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Frame Elements

External FEs
  • External FEs are realized outside of the maximal phrase headed by the target lexeme.
  • Externals satisfy an FE requirement of a target word in the following syntactic contexts:
    • subjects of finite target verbs, A Juan le encanta [la paella]External (John loves paella) or target nouns and adjectives, by virtue of their grammatical relation to a support verb, such as the subjects of [El presidente]External les dio un ultimátum a los terroristas (The president gave the terrorists an ultimatum), [Venezuela]External es rica en tradiciones (lit. Venezuela is rich in traditions), etc.;
    • subjects (or objects) of controlling structures, [Los políticos]External decidieron bajar los impuestos (Politicians decided to lower taxes), [Le]External obligaron a firmar el contrato (They forced him to sign the contract);
    • "extracted" constituents, etc.

Implicit FEs
  • Some FEs are conceptually "understood", but are not expressed in relevant positions in the sentence. In order for example sentences representing the same valence to be grouped together automatically, we introduced tags to bear the annotation for the missing FEs. We distinguish three types of Implicit FEs, Existential, Anaphoric, and Constructionally Licensed:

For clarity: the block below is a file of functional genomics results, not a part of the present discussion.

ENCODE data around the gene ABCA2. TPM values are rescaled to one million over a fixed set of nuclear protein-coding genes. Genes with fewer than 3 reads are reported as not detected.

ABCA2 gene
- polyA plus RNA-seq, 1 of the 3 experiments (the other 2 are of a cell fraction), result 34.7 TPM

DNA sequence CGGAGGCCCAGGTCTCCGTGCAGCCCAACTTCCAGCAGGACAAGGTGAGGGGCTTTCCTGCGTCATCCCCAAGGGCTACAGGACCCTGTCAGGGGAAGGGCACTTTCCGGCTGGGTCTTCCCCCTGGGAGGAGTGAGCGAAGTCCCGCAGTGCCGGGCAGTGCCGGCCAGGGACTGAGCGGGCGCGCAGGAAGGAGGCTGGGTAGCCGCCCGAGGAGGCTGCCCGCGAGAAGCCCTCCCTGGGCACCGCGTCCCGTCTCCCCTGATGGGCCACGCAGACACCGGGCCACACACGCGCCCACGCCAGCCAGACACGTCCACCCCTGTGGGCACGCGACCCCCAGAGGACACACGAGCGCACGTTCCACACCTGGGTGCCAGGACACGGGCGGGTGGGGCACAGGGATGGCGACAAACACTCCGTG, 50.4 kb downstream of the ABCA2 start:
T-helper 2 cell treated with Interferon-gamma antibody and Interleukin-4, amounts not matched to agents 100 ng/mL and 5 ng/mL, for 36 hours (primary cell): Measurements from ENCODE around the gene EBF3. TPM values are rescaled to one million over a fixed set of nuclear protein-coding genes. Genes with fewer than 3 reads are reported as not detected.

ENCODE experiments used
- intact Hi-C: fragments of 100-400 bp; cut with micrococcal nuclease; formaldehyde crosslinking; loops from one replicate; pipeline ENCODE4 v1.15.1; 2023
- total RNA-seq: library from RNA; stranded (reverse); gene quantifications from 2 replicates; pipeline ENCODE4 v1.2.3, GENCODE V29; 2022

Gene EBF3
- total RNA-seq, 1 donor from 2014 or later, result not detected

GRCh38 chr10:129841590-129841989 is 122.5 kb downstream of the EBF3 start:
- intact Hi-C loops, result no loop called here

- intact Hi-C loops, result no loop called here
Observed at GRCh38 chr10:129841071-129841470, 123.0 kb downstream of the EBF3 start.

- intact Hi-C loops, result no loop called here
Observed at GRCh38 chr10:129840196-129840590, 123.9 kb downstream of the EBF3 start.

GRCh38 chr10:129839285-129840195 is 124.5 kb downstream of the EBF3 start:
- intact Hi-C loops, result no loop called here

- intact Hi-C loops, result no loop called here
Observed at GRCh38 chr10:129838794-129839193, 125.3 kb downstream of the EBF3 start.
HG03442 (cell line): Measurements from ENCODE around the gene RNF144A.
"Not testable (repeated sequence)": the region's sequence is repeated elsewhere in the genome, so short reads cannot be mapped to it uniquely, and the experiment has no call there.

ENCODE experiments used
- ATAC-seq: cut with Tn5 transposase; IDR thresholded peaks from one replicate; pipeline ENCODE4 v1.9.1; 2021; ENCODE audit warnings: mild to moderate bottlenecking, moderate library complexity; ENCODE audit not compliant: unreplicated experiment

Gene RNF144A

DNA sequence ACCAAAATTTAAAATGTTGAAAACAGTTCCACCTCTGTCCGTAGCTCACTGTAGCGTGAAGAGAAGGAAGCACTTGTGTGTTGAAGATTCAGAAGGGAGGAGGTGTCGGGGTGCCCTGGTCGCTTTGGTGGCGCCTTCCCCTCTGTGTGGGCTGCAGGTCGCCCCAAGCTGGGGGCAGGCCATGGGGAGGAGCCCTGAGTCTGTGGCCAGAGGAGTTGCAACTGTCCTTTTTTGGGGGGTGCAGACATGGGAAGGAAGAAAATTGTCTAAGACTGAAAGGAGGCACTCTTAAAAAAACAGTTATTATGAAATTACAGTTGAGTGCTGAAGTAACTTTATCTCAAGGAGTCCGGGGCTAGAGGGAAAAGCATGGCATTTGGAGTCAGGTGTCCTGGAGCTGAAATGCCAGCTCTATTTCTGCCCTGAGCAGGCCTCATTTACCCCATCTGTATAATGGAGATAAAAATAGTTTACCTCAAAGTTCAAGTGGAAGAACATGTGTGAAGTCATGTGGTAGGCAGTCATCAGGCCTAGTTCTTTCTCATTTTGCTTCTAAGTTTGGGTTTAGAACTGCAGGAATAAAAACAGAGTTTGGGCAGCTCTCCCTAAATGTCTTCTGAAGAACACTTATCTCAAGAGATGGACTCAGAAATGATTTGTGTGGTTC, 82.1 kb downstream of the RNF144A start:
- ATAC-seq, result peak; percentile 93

• Existential implicit FEs include the missing objects of ¿Ya has comido? (Have you eaten yet?) and Bebes demasiado (You drink too much).
    • Anaphoric implicit FEs include the missing objects of Ellos decidirán (They'll decide) and ¿Comprendes? (Do you understand?).
    • Constructionally licensed omissions, e.g., subject null instantiation, the implicit subjects of imperatives, "patients" of passive sentences, etc.

Conflated FEs
  • Many lexemes that can express several FEs as separate constituents can also express them as single constituents in which information about two FEs is conflated. In Le han nombrado director general (They have named him general director) the person and the office show up as separate constituents; but in Han nombrado al director general (They named the general director) we find a single constituent identifying both.

Incorporated FEs
  • We sometimes find FEs which are typically expressed as separate constituents in the valence patterns of one lexeme, but are typically incorporated in other lexemes in the same frame. For example, in the Shoot projectiles frame, the Firearm is a separate constituent in Les dispararon con una ametralladora (They shot at them with a machine gun), but incorporated in Les ametrallaron (They machinegunned them).